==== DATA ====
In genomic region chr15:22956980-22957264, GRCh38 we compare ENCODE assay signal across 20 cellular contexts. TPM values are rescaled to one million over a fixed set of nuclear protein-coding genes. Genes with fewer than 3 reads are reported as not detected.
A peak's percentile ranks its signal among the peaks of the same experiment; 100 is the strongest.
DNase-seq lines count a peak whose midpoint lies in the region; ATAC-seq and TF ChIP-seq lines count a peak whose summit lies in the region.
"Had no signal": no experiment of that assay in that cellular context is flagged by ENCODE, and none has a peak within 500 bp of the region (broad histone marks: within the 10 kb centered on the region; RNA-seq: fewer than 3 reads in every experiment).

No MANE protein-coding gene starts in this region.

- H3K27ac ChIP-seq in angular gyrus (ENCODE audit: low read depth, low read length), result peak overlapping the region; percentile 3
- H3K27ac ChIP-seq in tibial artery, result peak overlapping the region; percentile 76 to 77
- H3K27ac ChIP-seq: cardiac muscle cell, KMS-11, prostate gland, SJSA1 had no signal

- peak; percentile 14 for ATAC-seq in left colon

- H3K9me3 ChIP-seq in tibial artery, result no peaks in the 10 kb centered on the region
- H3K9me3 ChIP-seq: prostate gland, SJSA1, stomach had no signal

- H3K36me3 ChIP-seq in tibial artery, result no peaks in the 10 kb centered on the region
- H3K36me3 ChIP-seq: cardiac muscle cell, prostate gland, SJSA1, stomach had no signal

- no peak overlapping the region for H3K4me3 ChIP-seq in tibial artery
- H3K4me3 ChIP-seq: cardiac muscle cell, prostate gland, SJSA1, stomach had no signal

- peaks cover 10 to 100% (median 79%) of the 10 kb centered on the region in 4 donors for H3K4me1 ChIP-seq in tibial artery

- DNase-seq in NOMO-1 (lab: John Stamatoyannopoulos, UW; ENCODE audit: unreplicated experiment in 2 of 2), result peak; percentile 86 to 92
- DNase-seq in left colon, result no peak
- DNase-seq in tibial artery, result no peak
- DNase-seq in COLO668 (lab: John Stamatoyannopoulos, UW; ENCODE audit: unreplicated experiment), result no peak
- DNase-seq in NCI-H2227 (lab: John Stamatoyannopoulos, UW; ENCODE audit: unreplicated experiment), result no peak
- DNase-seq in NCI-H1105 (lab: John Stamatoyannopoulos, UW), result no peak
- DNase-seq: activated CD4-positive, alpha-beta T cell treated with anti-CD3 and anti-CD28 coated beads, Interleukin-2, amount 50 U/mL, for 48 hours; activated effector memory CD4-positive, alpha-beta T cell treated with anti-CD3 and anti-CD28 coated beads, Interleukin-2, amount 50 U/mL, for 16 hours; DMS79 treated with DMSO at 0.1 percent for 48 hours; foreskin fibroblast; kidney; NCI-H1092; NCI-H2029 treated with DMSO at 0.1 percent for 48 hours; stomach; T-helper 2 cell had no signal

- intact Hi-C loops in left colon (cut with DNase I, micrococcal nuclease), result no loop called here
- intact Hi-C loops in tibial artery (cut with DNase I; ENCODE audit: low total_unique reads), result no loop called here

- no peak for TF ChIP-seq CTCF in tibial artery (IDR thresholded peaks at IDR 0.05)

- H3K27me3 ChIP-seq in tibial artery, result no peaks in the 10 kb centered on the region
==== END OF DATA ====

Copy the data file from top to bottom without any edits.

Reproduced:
In genomic region chr15:22956980-22957264, GRCh38 we compare ENCODE assay signal across 20 cellular contexts. TPM values are rescaled to one million over a fixed set of nuclear protein-coding genes. Genes with fewer than 3 reads are reported as not detected.
A peak's percentile ranks its signal among the peaks of the same experiment; 100 is the strongest.
DNase-seq lines count a peak whose midpoint lies in the region; ATAC-seq and TF ChIP-seq lines count a peak whose summit lies in the region.
"Had no signal": no experiment of that assay in that cellular context is flagged by ENCODE, and none has a peak within 500 bp of the region (broad histone marks: within the 10 kb centered on the region; RNA-seq: fewer than 3 reads in every experiment).

No MANE protein-coding gene starts in this region.

- H3K27ac ChIP-seq in angular gyrus (ENCODE audit: low read depth, low read length), result peak overlapping the region; percentile 3
- H3K27ac ChIP-seq in tibial artery, result peak overlapping the region; percentile 76 to 77
- H3K27ac ChIP-seq: cardiac muscle cell, KMS-11, prostate gland, SJSA1 had no signal

- peak; percentile 14 for ATAC-seq in left colon

- H3K9me3 ChIP-seq in tibial artery, result no peaks in the 10 kb centered on the region
- H3K9me3 ChIP-seq: prostate gland, SJSA1, stomach had no signal

- H3K36me3 ChIP-seq in tibial artery, result no peaks in the 10 kb centered on the region
- H3K36me3 ChIP-seq: cardiac muscle cell, prostate gland, SJSA1, stomach had no signal

- no peak overlapping the region for H3K4me3 ChIP-seq in tibial artery
- H3K4me3 ChIP-seq: cardiac muscle cell, prostate gland, SJSA1, stomach had no signal

- peaks cover 10 to 100% (median 79%) of the 10 kb centered on the region in 4 donors for H3K4me1 ChIP-seq in tibial artery

- DNase-seq in NOMO-1 (lab: John Stamatoyannopoulos, UW; ENCODE audit: unreplicated experiment in 2 of 2), result peak; percentile 86 to 92
- DNase-seq in left colon, result no peak
- DNase-seq in tibial artery, result no peak
- DNase-seq in COLO668 (lab: John Stamatoyannopoulos, UW; ENCODE audit: unreplicated experiment), result no peak
- DNase-seq in NCI-H2227 (lab: John Stamatoyannopoulos, UW; ENCODE audit: unreplicated experiment), result no peak
- DNase-seq in NCI-H1105 (lab: John Stamatoyannopoulos, UW), result no peak
- DNase-seq: activated CD4-positive, alpha-beta T cell treated with anti-CD3 and anti-CD28 coated beads, Interleukin-2, amount 50 U/mL, for 48 hours; activated effector memory CD4-positive, alpha-beta T cell treated with anti-CD3 and anti-CD28 coated beads, Interleukin-2, amount 50 U/mL, for 16 hours; DMS79 treated with DMSO at 0.1 percent for 48 hours; foreskin fibroblast; kidney; NCI-H1092; NCI-H2029 treated with DMSO at 0.1 percent for 48 hours; stomach; T-helper 2 cell had no signal

- intact Hi-C loops in left colon (cut with DNase I, micrococcal nuclease), result no loop called here
- intact Hi-C loops in tibial artery (cut with DNase I; ENCODE audit: low total_unique reads), result no loop called here

- no peak for TF ChIP-seq CTCF in tibial artery (IDR thresholded peaks at IDR 0.05)

- H3K27me3 ChIP-seq in tibial artery, result no peaks in the 10 kb centered on the region